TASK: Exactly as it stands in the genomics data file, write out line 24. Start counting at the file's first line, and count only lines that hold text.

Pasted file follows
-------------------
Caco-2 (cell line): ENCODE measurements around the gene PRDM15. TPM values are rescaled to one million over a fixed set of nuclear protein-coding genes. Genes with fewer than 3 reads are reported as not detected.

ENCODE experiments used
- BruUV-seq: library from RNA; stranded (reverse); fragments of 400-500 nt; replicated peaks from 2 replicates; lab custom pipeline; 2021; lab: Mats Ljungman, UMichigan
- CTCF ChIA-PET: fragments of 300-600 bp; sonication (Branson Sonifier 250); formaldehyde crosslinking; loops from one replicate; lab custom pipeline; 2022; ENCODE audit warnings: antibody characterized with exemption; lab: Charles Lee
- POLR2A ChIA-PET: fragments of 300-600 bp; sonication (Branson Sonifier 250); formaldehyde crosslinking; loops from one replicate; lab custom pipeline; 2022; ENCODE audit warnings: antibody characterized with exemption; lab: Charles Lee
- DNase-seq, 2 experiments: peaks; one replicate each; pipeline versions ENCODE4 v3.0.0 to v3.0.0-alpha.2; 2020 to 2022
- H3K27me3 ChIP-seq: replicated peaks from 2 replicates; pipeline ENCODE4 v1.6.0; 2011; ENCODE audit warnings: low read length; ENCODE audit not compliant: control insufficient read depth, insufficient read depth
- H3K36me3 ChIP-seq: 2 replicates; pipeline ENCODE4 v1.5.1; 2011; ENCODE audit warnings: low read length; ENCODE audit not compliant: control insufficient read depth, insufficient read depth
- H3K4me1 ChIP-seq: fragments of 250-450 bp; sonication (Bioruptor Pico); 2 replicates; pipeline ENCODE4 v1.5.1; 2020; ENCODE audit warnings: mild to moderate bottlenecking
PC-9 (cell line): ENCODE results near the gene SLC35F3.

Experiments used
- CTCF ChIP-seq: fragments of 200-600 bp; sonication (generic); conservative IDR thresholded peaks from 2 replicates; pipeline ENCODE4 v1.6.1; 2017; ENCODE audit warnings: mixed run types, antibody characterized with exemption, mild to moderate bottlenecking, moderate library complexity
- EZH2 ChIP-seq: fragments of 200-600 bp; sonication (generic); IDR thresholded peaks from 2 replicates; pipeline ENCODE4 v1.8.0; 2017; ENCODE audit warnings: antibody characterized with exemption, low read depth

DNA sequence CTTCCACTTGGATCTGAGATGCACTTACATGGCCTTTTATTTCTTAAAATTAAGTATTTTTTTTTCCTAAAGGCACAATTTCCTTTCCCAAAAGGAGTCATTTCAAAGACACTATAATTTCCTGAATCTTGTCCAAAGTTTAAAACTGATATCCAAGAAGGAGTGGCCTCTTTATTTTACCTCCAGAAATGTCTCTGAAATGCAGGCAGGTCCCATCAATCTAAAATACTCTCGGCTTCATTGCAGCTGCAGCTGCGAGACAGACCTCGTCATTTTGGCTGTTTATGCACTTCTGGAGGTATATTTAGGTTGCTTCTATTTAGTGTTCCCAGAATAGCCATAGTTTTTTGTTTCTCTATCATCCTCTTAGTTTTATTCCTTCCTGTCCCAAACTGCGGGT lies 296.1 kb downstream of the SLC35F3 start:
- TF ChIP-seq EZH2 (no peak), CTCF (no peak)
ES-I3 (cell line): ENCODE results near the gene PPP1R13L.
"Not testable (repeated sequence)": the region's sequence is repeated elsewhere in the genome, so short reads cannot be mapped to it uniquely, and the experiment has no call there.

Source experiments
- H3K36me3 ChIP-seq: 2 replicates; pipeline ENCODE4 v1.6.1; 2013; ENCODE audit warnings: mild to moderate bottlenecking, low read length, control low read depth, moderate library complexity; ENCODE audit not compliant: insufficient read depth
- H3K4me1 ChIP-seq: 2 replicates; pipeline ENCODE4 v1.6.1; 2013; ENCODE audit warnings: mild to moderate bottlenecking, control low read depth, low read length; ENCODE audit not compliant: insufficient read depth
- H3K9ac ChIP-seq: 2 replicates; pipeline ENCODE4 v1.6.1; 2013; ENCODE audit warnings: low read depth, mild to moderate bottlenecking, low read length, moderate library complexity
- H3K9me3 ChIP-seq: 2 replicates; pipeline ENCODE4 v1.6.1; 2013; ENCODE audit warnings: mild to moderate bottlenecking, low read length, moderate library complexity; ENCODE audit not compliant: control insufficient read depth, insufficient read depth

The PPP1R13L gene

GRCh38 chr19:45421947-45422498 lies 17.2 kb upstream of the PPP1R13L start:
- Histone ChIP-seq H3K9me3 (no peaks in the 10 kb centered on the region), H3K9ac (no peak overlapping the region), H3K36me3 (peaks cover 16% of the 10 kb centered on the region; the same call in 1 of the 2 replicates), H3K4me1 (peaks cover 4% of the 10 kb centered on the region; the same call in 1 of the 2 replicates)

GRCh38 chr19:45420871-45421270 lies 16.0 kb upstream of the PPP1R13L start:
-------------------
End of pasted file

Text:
GRCh38 chr19:45421947-45422498 lies 17.2 kb upstream of the PPP1R13L start: